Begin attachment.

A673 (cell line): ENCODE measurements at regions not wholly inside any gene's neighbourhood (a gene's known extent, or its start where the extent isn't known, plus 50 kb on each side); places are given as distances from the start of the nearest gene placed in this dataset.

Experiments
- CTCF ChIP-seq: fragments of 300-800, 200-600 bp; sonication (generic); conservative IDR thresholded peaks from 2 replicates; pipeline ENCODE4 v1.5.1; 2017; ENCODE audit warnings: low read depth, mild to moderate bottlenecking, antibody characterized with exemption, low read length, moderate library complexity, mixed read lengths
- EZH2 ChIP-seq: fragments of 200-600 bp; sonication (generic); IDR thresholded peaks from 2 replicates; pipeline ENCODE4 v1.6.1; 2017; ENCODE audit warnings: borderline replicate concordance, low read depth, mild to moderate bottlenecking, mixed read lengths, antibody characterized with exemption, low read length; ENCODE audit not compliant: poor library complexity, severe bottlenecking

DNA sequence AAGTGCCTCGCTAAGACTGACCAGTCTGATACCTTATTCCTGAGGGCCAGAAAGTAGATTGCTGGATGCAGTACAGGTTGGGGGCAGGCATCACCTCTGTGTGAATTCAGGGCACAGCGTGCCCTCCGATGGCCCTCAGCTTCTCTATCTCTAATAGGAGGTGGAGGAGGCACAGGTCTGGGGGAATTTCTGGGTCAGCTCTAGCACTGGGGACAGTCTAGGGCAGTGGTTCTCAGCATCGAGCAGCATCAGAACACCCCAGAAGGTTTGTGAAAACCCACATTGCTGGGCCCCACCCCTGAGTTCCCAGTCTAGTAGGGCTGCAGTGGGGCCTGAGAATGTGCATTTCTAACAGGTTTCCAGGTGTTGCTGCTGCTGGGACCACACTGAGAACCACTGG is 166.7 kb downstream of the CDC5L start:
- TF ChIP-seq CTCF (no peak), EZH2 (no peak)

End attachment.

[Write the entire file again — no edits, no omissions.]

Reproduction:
A673 (cell line): ENCODE measurements at regions not wholly inside any gene's neighbourhood (a gene's known extent, or its start where the extent isn't known, plus 50 kb on each side); places are given as distances from the start of the nearest gene placed in this dataset.

Experiments
- CTCF ChIP-seq: fragments of 300-800, 200-600 bp; sonication (generic); conservative IDR thresholded peaks from 2 replicates; pipeline ENCODE4 v1.5.1; 2017; ENCODE audit warnings: low read depth, mild to moderate bottlenecking, antibody characterized with exemption, low read length, moderate library complexity, mixed read lengths
- EZH2 ChIP-seq: fragments of 200-600 bp; sonication (generic); IDR thresholded peaks from 2 replicates; pipeline ENCODE4 v1.6.1; 2017; ENCODE audit warnings: borderline replicate concordance, low read depth, mild to moderate bottlenecking, mixed read lengths, antibody characterized with exemption, low read length; ENCODE audit not compliant: poor library complexity, severe bottlenecking

DNA sequence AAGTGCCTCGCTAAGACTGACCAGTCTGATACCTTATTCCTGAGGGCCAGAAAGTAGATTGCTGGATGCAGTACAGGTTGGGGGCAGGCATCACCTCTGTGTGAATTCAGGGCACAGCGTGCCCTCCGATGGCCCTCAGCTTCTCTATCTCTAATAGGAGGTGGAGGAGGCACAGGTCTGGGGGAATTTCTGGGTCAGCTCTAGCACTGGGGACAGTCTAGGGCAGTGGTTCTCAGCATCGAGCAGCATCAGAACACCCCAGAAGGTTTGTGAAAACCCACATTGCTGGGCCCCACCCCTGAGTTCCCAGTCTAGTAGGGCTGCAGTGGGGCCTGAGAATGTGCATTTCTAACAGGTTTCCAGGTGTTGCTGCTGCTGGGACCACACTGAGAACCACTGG is 166.7 kb downstream of the CDC5L start:
- TF ChIP-seq CTCF (no peak), EZH2 (no peak)